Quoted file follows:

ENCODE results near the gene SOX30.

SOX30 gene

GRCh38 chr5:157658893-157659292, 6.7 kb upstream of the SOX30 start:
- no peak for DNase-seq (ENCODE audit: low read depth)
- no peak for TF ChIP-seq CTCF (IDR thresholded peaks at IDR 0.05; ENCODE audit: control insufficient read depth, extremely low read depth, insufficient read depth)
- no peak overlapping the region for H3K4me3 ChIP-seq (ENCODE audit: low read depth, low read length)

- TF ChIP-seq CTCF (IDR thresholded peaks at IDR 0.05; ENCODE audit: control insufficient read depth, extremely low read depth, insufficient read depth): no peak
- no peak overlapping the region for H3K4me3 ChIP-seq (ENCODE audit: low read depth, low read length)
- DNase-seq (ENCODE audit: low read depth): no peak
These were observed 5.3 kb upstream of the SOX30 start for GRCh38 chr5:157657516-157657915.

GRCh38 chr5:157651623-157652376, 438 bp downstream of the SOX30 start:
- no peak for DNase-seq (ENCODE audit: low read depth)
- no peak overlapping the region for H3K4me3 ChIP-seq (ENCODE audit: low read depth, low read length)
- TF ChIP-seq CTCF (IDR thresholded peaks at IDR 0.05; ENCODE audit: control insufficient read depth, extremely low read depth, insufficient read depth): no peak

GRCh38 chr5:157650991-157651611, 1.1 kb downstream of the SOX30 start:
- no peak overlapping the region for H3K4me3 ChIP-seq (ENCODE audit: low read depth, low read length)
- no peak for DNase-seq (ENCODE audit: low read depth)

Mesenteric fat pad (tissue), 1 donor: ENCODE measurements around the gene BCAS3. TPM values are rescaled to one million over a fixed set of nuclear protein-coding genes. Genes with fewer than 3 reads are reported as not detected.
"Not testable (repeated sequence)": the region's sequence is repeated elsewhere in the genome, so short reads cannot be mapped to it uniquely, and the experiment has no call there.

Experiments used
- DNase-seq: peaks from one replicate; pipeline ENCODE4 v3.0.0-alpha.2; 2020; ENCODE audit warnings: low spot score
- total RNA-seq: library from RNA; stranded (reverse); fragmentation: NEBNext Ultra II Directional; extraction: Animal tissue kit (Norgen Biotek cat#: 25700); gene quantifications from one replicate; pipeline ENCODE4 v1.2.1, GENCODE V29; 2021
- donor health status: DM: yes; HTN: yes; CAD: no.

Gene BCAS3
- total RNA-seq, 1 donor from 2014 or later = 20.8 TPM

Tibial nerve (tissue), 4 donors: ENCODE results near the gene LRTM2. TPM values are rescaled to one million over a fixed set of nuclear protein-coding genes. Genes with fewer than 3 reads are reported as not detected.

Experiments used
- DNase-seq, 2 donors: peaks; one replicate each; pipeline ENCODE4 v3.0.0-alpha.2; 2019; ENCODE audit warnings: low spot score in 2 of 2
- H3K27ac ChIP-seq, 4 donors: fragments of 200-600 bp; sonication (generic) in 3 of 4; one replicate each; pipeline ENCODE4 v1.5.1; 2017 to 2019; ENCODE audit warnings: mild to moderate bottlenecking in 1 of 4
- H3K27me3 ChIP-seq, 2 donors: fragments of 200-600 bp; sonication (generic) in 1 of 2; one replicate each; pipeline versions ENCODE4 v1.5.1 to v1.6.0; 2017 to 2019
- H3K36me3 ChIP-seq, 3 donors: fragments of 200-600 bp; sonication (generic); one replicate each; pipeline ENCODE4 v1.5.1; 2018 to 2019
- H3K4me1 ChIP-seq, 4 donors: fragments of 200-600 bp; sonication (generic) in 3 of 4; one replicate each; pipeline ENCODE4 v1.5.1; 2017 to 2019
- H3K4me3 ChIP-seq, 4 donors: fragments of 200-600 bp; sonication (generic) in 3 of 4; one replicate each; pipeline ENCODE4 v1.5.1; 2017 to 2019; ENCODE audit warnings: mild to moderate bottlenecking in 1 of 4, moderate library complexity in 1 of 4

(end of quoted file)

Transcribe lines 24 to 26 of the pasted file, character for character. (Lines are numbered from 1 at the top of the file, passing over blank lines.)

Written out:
Gene BCAS3
- total RNA-seq, 1 donor from 2014 or later = 20.8 TPM

Tibial nerve (tissue), 4 donors: ENCODE results near the gene LRTM2. TPM values are rescaled to one million over a fixed set of nuclear protein-coding genes. Genes with fewer than 3 reads are reported as not detected.